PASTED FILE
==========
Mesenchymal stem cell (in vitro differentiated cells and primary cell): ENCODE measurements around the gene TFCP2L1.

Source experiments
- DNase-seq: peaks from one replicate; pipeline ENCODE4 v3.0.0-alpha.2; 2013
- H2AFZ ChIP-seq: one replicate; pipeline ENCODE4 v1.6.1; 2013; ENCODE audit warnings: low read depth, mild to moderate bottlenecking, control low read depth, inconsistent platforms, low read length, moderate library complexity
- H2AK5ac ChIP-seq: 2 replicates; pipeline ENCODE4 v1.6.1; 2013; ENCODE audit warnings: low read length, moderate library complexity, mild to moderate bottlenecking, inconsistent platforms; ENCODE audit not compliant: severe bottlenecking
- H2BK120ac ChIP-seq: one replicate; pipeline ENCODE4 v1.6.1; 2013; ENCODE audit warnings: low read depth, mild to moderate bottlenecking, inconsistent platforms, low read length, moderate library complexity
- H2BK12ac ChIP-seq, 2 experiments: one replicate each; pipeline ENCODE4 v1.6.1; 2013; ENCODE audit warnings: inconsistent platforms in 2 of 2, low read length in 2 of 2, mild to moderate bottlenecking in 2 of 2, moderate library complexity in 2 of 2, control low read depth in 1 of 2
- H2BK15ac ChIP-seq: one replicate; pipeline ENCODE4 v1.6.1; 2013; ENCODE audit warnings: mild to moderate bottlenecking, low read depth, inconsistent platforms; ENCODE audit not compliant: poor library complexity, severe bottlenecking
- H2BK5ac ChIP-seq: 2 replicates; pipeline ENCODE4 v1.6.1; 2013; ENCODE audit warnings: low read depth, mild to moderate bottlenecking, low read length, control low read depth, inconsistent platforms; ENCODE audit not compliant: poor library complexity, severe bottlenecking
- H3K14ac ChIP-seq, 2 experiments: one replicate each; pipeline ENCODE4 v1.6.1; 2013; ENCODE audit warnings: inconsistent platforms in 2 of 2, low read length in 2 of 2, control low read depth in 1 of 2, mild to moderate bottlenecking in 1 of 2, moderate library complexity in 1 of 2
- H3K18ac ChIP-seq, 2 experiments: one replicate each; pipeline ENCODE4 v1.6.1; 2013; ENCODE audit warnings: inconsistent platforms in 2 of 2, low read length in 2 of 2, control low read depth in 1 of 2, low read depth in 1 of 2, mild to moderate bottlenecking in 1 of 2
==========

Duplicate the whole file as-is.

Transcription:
Mesenchymal stem cell (in vitro differentiated cells and primary cell): ENCODE measurements around the gene TFCP2L1.

Source experiments
- DNase-seq: peaks from one replicate; pipeline ENCODE4 v3.0.0-alpha.2; 2013
- H2AFZ ChIP-seq: one replicate; pipeline ENCODE4 v1.6.1; 2013; ENCODE audit warnings: low read depth, mild to moderate bottlenecking, control low read depth, inconsistent platforms, low read length, moderate library complexity
- H2AK5ac ChIP-seq: 2 replicates; pipeline ENCODE4 v1.6.1; 2013; ENCODE audit warnings: low read length, moderate library complexity, mild to moderate bottlenecking, inconsistent platforms; ENCODE audit not compliant: severe bottlenecking
- H2BK120ac ChIP-seq: one replicate; pipeline ENCODE4 v1.6.1; 2013; ENCODE audit warnings: low read depth, mild to moderate bottlenecking, inconsistent platforms, low read length, moderate library complexity
- H2BK12ac ChIP-seq, 2 experiments: one replicate each; pipeline ENCODE4 v1.6.1; 2013; ENCODE audit warnings: inconsistent platforms in 2 of 2, low read length in 2 of 2, mild to moderate bottlenecking in 2 of 2, moderate library complexity in 2 of 2, control low read depth in 1 of 2
- H2BK15ac ChIP-seq: one replicate; pipeline ENCODE4 v1.6.1; 2013; ENCODE audit warnings: mild to moderate bottlenecking, low read depth, inconsistent platforms; ENCODE audit not compliant: poor library complexity, severe bottlenecking
- H2BK5ac ChIP-seq: 2 replicates; pipeline ENCODE4 v1.6.1; 2013; ENCODE audit warnings: low read depth, mild to moderate bottlenecking, low read length, control low read depth, inconsistent platforms; ENCODE audit not compliant: poor library complexity, severe bottlenecking
- H3K14ac ChIP-seq, 2 experiments: one replicate each; pipeline ENCODE4 v1.6.1; 2013; ENCODE audit warnings: inconsistent platforms in 2 of 2, low read length in 2 of 2, control low read depth in 1 of 2, mild to moderate bottlenecking in 1 of 2, moderate library complexity in 1 of 2
- H3K18ac ChIP-seq, 2 experiments: one replicate each; pipeline ENCODE4 v1.6.1; 2013; ENCODE audit warnings: inconsistent platforms in 2 of 2, low read length in 2 of 2, control low read depth in 1 of 2, low read depth in 1 of 2, mild to moderate bottlenecking in 1 of 2